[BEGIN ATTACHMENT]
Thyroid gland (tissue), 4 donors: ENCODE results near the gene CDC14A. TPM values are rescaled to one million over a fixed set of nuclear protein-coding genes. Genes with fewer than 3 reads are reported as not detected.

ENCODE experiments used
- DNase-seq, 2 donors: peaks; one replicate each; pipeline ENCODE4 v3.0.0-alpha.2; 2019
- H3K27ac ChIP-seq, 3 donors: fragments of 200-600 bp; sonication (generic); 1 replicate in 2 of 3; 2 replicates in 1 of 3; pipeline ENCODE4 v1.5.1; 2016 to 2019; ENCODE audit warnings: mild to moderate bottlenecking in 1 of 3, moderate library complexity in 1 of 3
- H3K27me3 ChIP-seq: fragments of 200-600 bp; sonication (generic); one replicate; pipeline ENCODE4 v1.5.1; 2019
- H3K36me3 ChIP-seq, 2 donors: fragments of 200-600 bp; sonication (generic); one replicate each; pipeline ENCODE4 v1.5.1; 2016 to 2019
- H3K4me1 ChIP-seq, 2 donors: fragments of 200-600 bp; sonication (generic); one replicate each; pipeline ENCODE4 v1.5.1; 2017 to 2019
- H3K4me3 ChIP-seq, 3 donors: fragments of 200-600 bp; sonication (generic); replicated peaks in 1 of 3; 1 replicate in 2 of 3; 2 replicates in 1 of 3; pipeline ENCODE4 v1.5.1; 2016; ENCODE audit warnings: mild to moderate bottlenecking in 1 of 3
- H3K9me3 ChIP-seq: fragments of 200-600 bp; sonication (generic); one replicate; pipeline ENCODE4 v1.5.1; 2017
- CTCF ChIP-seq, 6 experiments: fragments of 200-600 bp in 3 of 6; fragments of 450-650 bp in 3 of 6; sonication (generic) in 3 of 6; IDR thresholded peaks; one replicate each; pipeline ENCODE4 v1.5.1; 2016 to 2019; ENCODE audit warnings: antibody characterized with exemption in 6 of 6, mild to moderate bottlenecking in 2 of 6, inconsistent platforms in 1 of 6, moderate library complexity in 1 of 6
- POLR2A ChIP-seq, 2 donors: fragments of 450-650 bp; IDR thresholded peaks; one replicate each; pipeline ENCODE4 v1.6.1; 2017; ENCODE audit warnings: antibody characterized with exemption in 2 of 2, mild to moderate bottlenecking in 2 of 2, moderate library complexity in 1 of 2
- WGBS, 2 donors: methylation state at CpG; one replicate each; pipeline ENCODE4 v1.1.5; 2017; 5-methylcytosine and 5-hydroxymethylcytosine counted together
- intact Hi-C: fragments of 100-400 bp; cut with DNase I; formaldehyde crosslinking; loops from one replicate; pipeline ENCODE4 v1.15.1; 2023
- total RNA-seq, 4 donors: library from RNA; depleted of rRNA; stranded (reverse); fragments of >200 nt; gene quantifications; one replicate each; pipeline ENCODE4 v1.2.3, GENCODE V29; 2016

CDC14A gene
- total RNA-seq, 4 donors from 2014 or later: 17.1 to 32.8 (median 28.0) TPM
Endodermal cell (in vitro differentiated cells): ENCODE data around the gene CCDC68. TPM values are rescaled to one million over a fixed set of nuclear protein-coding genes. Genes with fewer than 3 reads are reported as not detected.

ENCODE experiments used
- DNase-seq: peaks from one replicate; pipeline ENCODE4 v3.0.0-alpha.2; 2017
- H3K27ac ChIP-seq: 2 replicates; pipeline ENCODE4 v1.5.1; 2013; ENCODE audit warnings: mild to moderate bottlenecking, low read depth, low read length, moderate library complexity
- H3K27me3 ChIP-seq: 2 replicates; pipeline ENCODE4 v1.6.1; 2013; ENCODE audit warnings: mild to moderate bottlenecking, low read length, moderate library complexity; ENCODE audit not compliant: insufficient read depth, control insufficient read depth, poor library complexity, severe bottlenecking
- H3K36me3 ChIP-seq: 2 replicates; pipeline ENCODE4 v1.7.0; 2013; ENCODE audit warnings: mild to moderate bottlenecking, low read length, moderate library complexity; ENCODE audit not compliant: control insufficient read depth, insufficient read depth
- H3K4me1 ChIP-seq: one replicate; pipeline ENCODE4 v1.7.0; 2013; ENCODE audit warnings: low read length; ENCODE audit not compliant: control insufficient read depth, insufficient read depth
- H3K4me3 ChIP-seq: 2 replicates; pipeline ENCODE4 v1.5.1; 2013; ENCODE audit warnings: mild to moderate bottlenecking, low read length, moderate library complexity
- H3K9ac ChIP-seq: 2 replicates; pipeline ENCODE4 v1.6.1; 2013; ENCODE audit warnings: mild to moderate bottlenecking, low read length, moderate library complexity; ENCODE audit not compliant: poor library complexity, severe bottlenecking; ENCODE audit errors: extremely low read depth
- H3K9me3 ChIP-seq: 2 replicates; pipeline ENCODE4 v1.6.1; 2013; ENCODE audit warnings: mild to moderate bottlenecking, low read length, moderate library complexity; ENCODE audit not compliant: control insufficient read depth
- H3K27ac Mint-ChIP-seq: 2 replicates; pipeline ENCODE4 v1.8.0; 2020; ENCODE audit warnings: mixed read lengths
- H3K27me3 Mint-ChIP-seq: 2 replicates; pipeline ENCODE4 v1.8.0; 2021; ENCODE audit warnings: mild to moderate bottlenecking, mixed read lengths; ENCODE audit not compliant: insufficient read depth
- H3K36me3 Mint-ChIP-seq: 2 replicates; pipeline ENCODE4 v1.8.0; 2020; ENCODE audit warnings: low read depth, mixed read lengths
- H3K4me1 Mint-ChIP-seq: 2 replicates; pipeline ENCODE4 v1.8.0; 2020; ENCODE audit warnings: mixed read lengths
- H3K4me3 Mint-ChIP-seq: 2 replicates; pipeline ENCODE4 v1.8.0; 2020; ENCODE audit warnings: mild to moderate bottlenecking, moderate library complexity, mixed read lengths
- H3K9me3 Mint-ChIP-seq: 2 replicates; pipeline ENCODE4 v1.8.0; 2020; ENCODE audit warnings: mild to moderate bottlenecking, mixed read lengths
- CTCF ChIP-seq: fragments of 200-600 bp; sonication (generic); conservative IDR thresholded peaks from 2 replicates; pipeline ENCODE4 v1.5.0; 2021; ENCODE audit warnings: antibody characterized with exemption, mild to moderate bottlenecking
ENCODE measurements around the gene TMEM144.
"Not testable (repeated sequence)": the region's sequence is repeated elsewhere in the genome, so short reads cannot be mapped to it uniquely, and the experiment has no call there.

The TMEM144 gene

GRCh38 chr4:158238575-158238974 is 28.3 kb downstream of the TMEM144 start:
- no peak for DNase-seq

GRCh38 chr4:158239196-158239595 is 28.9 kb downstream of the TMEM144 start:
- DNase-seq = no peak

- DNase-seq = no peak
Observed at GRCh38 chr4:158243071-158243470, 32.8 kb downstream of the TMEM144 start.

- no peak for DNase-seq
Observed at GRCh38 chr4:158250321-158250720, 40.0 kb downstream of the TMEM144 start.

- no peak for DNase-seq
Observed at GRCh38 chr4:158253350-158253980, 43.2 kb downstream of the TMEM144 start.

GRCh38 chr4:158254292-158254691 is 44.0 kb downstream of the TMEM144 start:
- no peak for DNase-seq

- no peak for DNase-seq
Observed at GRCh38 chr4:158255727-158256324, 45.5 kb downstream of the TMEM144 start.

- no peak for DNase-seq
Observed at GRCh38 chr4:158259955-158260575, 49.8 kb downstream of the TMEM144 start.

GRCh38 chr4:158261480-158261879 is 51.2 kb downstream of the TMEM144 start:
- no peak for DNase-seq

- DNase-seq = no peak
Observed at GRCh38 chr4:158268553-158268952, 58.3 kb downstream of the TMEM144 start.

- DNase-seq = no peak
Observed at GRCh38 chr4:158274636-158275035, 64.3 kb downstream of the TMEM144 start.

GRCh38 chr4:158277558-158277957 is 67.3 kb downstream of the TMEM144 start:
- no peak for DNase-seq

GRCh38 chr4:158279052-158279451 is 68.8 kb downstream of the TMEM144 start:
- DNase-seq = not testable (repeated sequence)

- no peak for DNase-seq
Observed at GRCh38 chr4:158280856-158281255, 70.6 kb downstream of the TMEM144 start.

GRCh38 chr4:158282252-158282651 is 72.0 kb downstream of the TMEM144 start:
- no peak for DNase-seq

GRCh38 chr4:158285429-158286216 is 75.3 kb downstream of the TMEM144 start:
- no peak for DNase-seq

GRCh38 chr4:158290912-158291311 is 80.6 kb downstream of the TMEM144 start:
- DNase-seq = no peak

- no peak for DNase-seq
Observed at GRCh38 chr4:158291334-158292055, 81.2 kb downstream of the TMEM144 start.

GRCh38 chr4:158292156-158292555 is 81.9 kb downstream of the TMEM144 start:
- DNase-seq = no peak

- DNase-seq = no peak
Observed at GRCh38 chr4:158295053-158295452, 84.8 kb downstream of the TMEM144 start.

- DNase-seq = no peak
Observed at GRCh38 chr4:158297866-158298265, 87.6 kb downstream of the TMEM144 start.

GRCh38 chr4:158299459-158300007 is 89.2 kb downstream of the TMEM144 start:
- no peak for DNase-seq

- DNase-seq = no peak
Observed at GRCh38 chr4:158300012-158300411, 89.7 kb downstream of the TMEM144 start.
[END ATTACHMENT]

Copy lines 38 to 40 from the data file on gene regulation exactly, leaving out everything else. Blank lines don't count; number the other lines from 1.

- no peak for DNase-seq

GRCh38 chr4:158239196-158239595 is 28.9 kb downstream of the TMEM144 start:
- DNase-seq = no peak